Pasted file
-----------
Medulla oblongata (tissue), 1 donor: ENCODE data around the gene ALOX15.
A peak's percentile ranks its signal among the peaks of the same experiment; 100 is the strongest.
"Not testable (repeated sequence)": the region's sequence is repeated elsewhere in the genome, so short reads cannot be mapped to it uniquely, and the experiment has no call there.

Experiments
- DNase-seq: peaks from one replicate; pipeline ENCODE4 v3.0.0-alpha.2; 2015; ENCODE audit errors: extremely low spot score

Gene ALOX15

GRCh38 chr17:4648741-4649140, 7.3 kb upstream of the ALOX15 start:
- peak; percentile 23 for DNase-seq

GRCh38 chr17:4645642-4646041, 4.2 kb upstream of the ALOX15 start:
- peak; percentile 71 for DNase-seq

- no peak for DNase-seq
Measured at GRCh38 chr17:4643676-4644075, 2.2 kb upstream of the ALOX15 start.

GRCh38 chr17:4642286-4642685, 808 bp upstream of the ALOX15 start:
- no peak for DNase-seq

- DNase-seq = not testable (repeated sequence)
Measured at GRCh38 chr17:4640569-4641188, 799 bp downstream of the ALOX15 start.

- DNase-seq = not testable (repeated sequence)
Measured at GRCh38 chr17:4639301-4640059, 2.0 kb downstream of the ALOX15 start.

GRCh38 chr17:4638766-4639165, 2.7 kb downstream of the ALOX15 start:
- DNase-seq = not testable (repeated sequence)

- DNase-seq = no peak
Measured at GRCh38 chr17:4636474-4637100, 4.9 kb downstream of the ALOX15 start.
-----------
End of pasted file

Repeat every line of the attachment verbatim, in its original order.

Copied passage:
Medulla oblongata (tissue), 1 donor: ENCODE data around the gene ALOX15.
A peak's percentile ranks its signal among the peaks of the same experiment; 100 is the strongest.
"Not testable (repeated sequence)": the region's sequence is repeated elsewhere in the genome, so short reads cannot be mapped to it uniquely, and the experiment has no call there.

Experiments
- DNase-seq: peaks from one replicate; pipeline ENCODE4 v3.0.0-alpha.2; 2015; ENCODE audit errors: extremely low spot score

Gene ALOX15

GRCh38 chr17:4648741-4649140, 7.3 kb upstream of the ALOX15 start:
- peak; percentile 23 for DNase-seq

GRCh38 chr17:4645642-4646041, 4.2 kb upstream of the ALOX15 start:
- peak; percentile 71 for DNase-seq

- no peak for DNase-seq
Measured at GRCh38 chr17:4643676-4644075, 2.2 kb upstream of the ALOX15 start.

GRCh38 chr17:4642286-4642685, 808 bp upstream of the ALOX15 start:
- no peak for DNase-seq

- DNase-seq = not testable (repeated sequence)
Measured at GRCh38 chr17:4640569-4641188, 799 bp downstream of the ALOX15 start.

- DNase-seq = not testable (repeated sequence)
Measured at GRCh38 chr17:4639301-4640059, 2.0 kb downstream of the ALOX15 start.

GRCh38 chr17:4638766-4639165, 2.7 kb downstream of the ALOX15 start:
- DNase-seq = not testable (repeated sequence)

- DNase-seq = no peak
Measured at GRCh38 chr17:4636474-4637100, 4.9 kb downstream of the ALOX15 start.